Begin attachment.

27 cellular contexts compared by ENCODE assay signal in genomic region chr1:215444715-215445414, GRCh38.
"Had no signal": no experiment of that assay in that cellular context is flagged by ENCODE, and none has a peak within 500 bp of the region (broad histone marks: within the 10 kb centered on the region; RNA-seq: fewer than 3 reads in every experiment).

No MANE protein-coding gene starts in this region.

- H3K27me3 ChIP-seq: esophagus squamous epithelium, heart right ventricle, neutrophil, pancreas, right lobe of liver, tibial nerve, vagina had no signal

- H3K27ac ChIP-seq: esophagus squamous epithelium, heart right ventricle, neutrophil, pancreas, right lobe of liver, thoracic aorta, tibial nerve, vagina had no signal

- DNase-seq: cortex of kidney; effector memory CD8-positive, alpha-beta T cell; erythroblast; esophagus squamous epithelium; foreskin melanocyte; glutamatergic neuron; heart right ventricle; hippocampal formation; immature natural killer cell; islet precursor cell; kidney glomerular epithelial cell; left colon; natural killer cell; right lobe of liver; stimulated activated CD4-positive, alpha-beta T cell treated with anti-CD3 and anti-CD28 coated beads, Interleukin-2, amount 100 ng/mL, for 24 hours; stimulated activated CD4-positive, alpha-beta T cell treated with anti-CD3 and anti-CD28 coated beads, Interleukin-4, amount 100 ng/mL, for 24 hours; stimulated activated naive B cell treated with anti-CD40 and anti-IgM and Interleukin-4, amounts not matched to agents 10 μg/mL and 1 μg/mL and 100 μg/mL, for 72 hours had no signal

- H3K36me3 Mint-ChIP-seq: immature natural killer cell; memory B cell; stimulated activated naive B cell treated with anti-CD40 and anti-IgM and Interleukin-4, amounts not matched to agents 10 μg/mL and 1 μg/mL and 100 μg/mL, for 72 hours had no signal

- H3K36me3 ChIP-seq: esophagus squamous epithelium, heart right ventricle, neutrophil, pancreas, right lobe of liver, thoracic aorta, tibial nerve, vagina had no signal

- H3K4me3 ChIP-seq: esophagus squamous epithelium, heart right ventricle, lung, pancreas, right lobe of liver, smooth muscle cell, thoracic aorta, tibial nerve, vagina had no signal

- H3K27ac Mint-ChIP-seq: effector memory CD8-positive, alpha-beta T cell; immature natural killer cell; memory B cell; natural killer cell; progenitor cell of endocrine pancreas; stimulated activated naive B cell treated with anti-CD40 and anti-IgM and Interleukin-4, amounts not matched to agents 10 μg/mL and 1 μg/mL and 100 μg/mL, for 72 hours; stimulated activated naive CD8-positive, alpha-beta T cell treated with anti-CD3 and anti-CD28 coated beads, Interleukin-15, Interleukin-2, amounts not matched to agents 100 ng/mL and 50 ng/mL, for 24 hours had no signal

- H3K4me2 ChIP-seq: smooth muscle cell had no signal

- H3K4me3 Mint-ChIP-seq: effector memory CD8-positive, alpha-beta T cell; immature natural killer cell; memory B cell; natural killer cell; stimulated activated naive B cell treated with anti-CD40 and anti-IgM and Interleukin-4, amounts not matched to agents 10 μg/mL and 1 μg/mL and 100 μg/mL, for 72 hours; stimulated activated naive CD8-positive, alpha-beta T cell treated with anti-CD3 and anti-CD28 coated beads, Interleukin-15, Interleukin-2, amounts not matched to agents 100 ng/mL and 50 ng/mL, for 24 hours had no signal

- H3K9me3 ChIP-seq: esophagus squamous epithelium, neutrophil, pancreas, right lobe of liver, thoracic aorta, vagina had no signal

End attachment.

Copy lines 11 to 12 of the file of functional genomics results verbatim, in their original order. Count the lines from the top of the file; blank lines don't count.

- H3K4me2 ChIP-seq: smooth muscle cell had no signal

- H3K4me3 Mint-ChIP-seq: effector memory CD8-positive, alpha-beta T cell; immature natural killer cell; memory B cell; natural killer cell; stimulated activated naive B cell treated with anti-CD40 and anti-IgM and Interleukin-4, amounts not matched to agents 10 μg/mL and 1 μg/mL and 100 μg/mL, for 72 hours; stimulated activated naive CD8-positive, alpha-beta T cell treated with anti-CD3 and anti-CD28 coated beads, Interleukin-15, Interleukin-2, amounts not matched to agents 100 ng/mL and 50 ng/mL, for 24 hours had no signal